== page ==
Our life’s journey is a faith walk accomplished in union with Jesus doing what Jesus does.  When Jesus calls people to discipleship the invitation is always hedged with the command to take up the Cross daily and follow.  Jesus is the example as we hear in the reading from the Letter to the Hebrews.

I am unnerved sometimes when I hear Fundamentalist Evangelists invite people to come to Jesus and so find prosperity.  I have never found that in the Gospel.  That is not the Good News.  Jesus pled with God to save him from death.  Remember the agony in the Garden of Gethsemane?  The reading tells us that son though he was, he learned obedience through suffering and was made perfect.  The word perfect might not mean what you think.  It is the word in the original language used when a person became a priest in the temple.  When Jesus became Priest he offered the sacrifice and was the sacrifice and so is our salvation.  Remember the phrase: By his stripes we were healed?  That is the reality that we will celebrate in the middle part of the Triduum on Good Friday.

Prosperity may come to some believers, but that is not a Gospel promise.  We have been with Jesus in the desert these past several weeks contemplating him and making comparisons between our lives as we live them and our lives as Jesus challenges us to live them.  The hour has come for the Son of Man to be glorified.  Did you know that that glorification happens on the cross when Jesus accepts death on the cross, confident of God’s love for him?  Life is not something to be clung to for its own sake.  Were that so, it would end in itself.  The promise is that if we pour ourselves out the way Jesus did, accept death, even death on a cross, eternal life will follow and our share in Jesus’ glory.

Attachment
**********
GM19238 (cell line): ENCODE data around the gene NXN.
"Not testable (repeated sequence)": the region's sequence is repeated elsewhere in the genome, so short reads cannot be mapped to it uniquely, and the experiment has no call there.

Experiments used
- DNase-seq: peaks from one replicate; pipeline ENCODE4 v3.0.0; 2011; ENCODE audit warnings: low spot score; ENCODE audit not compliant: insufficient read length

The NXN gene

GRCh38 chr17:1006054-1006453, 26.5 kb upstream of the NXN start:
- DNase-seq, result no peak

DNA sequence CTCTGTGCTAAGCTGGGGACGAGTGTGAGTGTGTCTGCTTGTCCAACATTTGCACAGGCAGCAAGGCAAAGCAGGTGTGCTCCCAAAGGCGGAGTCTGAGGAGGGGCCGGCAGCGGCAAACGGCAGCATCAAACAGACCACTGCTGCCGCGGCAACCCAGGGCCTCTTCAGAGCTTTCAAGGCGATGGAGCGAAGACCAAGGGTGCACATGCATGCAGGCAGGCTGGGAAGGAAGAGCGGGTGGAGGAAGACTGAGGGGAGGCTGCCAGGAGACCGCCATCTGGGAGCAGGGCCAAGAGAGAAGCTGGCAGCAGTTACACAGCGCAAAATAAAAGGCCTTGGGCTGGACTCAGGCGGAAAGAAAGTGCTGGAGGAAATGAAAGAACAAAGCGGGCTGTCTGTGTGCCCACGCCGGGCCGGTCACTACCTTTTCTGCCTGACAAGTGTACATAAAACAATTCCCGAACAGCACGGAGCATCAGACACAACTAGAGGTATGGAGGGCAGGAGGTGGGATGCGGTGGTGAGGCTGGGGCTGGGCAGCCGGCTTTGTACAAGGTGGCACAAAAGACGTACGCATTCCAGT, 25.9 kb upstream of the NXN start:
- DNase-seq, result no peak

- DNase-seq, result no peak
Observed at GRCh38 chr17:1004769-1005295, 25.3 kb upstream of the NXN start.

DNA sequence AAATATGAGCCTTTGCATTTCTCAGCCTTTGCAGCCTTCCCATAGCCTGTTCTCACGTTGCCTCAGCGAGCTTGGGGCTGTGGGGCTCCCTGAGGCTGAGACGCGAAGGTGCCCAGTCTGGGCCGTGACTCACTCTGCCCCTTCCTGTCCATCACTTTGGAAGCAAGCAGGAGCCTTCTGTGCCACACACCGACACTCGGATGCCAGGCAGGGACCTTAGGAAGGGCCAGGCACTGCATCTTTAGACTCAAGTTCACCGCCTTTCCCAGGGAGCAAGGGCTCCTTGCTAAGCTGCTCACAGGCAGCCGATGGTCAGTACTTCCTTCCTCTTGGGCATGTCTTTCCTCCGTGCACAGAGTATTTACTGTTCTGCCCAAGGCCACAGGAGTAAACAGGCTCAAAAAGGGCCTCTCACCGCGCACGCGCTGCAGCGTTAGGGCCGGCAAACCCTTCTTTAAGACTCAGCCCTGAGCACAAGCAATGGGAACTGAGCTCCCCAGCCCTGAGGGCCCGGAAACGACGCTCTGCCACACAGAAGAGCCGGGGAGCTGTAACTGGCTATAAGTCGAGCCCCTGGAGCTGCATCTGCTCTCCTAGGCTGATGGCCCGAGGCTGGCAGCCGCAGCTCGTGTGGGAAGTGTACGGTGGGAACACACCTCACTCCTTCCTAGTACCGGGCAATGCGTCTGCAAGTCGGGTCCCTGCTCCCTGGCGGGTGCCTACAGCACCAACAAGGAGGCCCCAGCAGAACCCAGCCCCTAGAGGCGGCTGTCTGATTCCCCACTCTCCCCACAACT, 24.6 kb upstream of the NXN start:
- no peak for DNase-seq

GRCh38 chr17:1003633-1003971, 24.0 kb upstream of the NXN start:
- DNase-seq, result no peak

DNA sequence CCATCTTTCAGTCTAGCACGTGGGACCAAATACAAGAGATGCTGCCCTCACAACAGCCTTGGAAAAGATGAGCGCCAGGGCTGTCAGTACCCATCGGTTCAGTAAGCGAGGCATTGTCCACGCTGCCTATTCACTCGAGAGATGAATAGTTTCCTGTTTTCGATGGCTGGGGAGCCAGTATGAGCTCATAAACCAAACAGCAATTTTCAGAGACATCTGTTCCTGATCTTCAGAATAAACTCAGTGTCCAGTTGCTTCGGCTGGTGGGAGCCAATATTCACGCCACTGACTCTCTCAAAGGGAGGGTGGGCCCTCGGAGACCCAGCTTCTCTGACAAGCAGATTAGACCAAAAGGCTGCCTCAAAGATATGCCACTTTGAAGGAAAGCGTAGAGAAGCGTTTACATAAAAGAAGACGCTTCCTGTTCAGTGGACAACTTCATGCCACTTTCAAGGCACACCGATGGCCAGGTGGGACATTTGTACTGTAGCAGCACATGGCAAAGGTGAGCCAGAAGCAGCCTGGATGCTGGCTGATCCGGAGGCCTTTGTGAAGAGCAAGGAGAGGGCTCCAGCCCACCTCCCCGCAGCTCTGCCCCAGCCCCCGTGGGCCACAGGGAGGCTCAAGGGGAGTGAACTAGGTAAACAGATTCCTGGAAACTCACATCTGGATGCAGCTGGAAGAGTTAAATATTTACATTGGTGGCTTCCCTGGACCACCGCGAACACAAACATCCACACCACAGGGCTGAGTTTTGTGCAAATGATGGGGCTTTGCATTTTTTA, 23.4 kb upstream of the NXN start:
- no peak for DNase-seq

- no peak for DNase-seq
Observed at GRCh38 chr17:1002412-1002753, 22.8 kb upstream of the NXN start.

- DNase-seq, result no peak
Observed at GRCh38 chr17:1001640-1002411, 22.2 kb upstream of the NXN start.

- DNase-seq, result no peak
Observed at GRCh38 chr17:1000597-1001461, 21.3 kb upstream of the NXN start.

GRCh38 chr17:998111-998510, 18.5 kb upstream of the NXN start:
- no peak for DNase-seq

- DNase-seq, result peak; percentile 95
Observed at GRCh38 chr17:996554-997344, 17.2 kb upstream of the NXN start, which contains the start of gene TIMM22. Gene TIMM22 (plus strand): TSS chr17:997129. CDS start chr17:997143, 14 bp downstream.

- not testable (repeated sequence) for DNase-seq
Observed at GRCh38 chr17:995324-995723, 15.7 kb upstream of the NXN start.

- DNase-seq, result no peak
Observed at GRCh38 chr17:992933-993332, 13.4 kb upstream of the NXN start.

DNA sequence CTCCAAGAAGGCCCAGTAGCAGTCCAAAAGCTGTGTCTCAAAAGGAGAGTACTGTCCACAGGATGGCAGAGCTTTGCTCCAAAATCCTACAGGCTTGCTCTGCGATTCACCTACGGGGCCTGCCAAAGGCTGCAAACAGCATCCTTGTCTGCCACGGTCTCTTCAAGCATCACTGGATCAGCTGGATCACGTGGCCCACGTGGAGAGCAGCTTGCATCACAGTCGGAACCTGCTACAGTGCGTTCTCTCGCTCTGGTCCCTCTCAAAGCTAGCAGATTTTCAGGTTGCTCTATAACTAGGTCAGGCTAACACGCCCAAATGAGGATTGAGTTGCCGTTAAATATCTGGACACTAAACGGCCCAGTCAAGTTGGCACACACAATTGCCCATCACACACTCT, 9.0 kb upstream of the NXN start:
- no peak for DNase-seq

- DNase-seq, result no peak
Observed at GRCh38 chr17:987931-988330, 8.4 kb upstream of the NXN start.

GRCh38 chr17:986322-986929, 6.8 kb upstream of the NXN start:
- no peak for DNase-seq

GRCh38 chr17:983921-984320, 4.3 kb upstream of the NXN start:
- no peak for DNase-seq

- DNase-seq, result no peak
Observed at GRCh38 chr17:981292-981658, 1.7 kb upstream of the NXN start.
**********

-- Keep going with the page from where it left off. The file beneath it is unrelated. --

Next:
I remember sitting at my mother’s bedside in her final hours on this earth.  I watched the struggle, the shortening breaths, and heard the sighs that occasionally escaped.  I prayed the Why prayer.  Why did she have to suffer like this?  Why did it have to go on so long?  Then words failed and my prayer was silent except for a please now and then.  In a moment she opened her eyes and her right hand rose from the bed.  I thought she wanted something and so I stood, leaned over her and asked what I could do for her.  But she wasn’t seeing me.  It was something beyond me.  And then I heard her last word.  Yes.  Her arm came to rest at her side and within the hour she breathed for the last time.  And the life she had lived suddenly took on a whole new meaning.